NBC: the big bully on the playgrounds of the Olympic Games

September 6, 2012 — by Grace Ma
Grace Ma

Grace Ma

We remember images of the terrorizing bully on the playground, right? The kid who kicked others off the swings, teased the first graders and the kid who, instead of playing tag, just pushed everyone over?

But no, this story is not about the traumatizing effects of childhood bullying, but rather, about a much larger bully—NBC.  

Why is this all-American news broadcasting station terrorizing the playground? The answer lies in the way it broadcasts the London 2012 Olympics—and, in fact, most recent Olympic games. 
NBC does not broadcast live; instead, it relies on taping all events, and it only plays the most popular sports of the day in the evening. Not only does this result in record-shattering races being played hours after the actual event, but also in the unequal amount of airtime for less popular sports.
NBC’s hidden motive in replaying popular games during prime-time is its desire to pay off its multi-billion dollar contract with the Olympic Committee, which secures NBC’s rights to broadcast the Olympics for the next eight years. With more viewers watching during prime time, NBC can raise advertising fees to raise its revenue.
Because of this, under-the-radar sports in the U.S like badminton, sailing and judo received much less coverage from NBC, a result from “pushing over” these sports’ air time to make way for the nightly coverage of fan-favorite sports.
My inner badminton player-self adamantly argues that all athletes should be treated equally; in this case, they should all be granted equal coverage. The only way to solve this would be for NBC to air all the events live, and later replay some of the more popular sports.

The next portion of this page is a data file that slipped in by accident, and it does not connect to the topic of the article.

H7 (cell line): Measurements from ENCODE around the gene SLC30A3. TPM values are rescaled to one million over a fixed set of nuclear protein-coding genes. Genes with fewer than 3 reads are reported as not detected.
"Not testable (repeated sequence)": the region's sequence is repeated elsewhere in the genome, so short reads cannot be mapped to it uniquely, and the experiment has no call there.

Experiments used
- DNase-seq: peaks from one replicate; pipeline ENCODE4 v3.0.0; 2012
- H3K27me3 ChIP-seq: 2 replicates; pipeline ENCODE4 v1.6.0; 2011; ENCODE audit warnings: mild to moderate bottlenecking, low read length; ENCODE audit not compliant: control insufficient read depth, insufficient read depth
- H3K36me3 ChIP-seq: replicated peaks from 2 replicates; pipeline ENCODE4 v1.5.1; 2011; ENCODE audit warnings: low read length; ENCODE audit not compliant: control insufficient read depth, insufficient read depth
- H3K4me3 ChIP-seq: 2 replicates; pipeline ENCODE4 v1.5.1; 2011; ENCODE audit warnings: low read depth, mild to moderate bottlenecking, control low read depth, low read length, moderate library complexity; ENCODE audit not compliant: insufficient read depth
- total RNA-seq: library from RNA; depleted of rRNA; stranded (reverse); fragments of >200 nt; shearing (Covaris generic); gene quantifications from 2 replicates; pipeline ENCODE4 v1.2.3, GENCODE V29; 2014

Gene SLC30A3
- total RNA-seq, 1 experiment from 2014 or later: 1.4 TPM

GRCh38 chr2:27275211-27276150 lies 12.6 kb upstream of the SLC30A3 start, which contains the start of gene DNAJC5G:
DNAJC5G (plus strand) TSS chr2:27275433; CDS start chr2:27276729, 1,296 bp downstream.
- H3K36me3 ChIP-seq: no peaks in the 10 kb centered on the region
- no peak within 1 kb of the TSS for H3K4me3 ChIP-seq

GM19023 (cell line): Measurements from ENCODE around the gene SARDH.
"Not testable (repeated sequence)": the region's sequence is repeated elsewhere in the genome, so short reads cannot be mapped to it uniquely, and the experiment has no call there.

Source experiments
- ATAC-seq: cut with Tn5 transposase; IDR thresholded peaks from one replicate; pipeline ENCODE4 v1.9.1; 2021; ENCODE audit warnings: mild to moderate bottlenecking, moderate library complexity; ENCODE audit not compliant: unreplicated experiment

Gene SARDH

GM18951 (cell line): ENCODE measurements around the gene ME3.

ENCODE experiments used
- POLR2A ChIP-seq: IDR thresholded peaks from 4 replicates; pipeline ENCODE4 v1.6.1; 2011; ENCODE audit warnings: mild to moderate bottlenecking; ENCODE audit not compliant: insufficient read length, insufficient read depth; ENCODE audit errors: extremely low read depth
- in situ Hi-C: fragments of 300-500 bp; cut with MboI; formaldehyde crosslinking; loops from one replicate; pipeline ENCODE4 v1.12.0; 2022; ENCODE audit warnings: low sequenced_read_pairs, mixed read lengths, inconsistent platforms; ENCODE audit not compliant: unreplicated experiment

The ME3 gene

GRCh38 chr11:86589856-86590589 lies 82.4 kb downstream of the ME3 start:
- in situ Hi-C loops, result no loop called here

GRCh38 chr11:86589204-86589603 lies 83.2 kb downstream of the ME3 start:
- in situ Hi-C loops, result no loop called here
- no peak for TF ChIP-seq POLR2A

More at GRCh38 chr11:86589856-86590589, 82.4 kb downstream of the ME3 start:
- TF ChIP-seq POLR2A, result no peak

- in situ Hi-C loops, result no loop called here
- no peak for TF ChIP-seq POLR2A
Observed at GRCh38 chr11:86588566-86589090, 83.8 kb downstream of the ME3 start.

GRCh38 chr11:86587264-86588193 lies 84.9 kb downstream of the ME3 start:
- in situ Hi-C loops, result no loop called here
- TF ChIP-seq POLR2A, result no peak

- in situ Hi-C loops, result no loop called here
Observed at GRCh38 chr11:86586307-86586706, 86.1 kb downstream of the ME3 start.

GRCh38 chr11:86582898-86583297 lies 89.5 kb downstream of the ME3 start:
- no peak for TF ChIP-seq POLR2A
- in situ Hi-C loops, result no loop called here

The live coverage would prevent spoilers for the American public, who, at the the London Olympics, received coverage five hours later than countries in the Eastern European Time Zone, like Britain and Portugal. Additionally, replaying important races and games during prime-time would bring even more advertising money straight to NBC’s pockets.
During the London 2012 Olympics, I spent the first week in the United States cheering for team USA alongside the rest of the country. The second week was also spent wildly shouting encouraging remarks at athletes on the screen—but this time in China, where my enthusiastic comments only received menacing glares from my extended family. 
Despite the fact that my pro-U.S. comments were not welcomed in China, equal airing time for each sport definitely made up for my family’s bitterness. China’s networks covered most of the sports equally, even the less popular ones like the triathlon and field hockey—something unheard of in the U.S., where swimming, gymnastics and track-and-field dominated the TV stations. 
NBC should learn from this example. In a survey done by Gallup Economy in August 2012, 71 percent of American Olympics viewers stated they would prefer the games to broadcast live than to have to wait until the evening to watch the day’s most popular sports. But sadly, rarely does the bully ever listen to the complaints of others.